Universal Basic Income and the Welfare State

18 Pages Posted: 8 Nov 2016

See all articles by Richard McGahey

Richard McGahey

Institute for New Economic Thinking

Date Written: October 31, 2016


Welfare states are struggling with slow economic and job growth, fiscal pressures from rising benefit costs, demographic changes, and fears of structural economic transformation and job losses caused by information technology and computerization. This combination of factors has led some analysts to explore new ways to deliver welfare state benefits, or reconfigure them. But others speculate that existing welfare state policies have run their course, and cannot be easily repaired to cope with these multiple challenges, especially in the face of slower and less labor-intensive economic growth. Some advocates are calling for introducing a universal basic income (UBI), either as a floor to provide a basic level of subsistence, as a complement to existing welfare state policies, or in some cases as a replacement for the welfare state. Much of the current interest in UBI stems from a belief that technology is rapidly eliminating jobs faster than new ones can be created, and future job growth will be much lower. But the evidence on technological displacement seems too uncertain to justify major disruptions in the welfare state. Rather, the UBI debate might better focus on the over thirty-year strengthening of business’ economic power relations over labor.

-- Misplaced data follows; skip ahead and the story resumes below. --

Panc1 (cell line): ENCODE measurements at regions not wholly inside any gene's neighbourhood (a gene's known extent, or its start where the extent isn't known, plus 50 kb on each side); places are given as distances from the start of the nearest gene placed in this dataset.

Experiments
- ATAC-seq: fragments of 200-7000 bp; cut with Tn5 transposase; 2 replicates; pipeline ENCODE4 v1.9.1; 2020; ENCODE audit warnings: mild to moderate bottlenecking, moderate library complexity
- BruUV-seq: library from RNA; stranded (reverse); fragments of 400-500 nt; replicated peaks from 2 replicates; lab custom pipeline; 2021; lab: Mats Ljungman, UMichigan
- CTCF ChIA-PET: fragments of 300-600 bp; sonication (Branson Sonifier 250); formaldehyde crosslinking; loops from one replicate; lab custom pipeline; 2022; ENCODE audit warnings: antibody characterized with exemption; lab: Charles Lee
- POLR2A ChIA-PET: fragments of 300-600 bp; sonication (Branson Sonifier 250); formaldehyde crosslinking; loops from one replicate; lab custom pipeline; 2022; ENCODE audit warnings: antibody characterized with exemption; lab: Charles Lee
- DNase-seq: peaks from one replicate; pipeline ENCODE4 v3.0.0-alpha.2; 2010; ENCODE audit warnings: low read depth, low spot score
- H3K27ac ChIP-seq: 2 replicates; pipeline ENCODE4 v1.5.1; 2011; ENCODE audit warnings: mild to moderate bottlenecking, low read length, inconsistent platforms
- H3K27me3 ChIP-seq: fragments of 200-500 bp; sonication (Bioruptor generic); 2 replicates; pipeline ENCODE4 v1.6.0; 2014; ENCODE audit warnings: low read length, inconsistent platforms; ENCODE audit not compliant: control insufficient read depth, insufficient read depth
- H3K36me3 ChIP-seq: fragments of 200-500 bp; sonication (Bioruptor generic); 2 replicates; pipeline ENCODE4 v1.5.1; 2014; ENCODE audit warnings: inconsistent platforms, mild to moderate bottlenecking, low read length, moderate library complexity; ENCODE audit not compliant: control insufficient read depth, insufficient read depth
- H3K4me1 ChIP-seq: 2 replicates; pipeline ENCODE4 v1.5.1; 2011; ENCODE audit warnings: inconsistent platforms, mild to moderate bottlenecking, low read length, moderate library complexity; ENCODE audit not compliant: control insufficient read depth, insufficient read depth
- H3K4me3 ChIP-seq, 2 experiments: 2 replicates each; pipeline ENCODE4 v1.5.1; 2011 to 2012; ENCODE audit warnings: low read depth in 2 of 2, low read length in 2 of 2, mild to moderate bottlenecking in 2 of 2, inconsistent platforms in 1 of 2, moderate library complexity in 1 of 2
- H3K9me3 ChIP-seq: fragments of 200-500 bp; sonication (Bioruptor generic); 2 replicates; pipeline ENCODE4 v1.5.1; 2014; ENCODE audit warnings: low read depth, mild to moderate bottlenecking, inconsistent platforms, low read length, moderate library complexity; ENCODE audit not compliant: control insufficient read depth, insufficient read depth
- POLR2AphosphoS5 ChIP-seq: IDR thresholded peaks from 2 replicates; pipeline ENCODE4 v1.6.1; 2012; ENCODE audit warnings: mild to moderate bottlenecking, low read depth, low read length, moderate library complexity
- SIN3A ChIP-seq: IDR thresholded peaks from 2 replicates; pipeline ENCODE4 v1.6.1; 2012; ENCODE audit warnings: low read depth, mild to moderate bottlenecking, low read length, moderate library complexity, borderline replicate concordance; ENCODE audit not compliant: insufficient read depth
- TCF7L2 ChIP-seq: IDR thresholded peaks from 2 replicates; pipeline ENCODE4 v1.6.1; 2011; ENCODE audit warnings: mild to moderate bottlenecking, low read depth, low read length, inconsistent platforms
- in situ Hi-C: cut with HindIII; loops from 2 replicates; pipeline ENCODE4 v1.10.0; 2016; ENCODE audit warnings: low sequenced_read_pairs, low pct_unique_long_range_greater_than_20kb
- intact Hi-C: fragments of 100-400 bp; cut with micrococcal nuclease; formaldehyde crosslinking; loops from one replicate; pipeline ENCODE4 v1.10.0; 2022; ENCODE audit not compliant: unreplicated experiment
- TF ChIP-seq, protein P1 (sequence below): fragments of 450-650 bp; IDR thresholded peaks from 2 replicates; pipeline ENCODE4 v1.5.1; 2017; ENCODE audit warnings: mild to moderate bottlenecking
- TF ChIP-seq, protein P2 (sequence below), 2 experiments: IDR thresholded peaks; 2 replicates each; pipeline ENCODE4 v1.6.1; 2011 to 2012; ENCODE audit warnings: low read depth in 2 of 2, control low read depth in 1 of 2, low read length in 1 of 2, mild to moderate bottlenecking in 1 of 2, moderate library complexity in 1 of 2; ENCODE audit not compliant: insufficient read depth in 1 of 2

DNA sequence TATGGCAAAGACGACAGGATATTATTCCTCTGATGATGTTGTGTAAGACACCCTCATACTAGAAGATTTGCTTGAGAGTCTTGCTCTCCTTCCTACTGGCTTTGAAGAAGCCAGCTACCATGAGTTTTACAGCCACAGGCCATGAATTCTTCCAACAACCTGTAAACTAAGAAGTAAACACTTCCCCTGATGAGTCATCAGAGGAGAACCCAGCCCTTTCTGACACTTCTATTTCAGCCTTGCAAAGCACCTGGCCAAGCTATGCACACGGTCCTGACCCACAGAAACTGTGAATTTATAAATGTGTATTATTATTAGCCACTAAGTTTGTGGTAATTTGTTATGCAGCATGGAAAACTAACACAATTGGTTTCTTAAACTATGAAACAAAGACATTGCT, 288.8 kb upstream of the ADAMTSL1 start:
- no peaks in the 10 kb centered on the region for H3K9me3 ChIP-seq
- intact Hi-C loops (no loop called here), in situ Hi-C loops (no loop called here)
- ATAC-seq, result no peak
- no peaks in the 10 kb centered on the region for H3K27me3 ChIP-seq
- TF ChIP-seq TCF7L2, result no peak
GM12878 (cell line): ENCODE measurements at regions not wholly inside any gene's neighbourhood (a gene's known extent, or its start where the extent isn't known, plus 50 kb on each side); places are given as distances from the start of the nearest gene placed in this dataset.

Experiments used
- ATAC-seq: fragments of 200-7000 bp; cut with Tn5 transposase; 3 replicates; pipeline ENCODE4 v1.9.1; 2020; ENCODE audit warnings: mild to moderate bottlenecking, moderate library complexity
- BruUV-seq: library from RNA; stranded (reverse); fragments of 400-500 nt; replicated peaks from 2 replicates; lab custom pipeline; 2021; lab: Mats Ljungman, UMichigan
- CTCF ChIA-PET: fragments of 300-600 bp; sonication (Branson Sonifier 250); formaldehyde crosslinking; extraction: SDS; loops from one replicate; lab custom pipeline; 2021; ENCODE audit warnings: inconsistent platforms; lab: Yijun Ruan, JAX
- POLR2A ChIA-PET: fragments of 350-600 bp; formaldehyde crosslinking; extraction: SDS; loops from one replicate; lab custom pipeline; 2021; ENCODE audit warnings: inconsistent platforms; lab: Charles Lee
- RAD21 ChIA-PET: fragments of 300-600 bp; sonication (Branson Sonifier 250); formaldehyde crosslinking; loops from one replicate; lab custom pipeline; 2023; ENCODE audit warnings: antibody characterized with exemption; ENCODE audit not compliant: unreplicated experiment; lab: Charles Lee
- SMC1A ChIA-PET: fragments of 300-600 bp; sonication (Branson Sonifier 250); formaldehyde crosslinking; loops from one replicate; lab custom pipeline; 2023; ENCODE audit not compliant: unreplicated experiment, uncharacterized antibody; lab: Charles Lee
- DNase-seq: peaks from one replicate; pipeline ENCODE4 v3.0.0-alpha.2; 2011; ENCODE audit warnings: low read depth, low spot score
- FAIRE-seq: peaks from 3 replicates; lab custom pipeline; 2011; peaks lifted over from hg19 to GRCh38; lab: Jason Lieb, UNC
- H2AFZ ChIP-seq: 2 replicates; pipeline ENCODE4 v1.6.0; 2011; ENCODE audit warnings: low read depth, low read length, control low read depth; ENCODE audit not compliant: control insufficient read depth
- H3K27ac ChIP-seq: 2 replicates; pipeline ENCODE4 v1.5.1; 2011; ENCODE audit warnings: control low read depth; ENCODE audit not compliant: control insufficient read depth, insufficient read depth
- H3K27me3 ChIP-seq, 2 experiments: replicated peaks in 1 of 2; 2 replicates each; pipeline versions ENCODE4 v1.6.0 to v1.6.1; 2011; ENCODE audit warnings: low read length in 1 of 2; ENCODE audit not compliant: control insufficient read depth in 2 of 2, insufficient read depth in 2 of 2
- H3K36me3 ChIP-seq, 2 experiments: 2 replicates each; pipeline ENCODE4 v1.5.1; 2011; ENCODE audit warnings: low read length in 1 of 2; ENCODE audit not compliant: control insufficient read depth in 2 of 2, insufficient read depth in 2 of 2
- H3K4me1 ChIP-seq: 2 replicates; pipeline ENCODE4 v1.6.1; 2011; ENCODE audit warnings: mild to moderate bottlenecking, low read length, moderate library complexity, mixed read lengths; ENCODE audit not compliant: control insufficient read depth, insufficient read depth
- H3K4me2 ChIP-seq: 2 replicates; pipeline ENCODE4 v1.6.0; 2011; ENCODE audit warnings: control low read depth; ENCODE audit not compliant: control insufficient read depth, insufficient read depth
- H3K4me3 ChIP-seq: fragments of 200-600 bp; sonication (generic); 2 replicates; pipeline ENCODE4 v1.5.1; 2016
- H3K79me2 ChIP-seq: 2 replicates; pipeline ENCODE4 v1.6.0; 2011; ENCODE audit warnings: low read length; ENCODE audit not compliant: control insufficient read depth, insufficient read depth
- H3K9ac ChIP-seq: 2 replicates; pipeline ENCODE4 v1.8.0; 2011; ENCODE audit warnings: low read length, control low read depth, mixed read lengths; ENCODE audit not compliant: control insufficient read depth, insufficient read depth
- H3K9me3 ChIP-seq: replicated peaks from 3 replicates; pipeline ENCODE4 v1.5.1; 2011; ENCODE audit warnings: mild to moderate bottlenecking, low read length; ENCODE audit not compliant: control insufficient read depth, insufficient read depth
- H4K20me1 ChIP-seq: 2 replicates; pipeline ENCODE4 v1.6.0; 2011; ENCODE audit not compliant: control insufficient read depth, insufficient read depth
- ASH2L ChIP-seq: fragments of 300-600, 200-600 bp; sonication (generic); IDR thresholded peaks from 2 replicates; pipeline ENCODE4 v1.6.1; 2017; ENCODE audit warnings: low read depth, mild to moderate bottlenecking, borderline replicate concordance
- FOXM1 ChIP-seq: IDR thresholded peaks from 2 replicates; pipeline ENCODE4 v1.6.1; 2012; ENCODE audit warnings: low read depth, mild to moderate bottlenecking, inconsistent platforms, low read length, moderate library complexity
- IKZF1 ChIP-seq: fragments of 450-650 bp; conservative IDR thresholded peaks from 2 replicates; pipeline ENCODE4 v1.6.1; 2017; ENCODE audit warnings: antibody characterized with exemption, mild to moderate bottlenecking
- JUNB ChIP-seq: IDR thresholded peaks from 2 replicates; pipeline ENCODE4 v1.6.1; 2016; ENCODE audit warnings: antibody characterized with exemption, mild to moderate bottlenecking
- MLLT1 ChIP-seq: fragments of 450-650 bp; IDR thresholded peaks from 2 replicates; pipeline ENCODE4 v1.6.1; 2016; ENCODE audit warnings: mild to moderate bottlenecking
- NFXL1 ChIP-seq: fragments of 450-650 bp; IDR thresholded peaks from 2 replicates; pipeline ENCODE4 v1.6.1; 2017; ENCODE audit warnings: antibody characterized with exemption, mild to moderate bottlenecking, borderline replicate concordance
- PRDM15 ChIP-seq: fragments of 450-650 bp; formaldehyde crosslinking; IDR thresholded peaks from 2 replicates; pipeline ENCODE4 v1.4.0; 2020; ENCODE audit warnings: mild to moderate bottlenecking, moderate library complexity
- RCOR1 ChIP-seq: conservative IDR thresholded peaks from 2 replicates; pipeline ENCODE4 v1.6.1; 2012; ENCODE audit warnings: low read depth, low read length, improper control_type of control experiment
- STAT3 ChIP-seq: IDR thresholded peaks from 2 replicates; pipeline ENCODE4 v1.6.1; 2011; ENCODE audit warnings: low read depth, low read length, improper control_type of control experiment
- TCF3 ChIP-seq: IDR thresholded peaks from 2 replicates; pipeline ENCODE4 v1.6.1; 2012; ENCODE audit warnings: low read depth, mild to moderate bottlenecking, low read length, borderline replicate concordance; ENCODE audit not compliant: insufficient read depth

Keywords: universal basic income, technology, artificial intelligence, welfare state, displacement

JEL Classification: J08, J68, J80, I38

Suggested Citation

McGahey, Richard, Universal Basic Income and the Welfare State (October 31, 2016). Available at SSRN: https://ssrn.com/abstract=2863954 or http://dx.doi.org/10.2139/ssrn.2863954

Richard McGahey (Contact Author)

Institute for New Economic Thinking ( email )

300 Park Avenue South, 5th Floor
New York, NY 10010
United States

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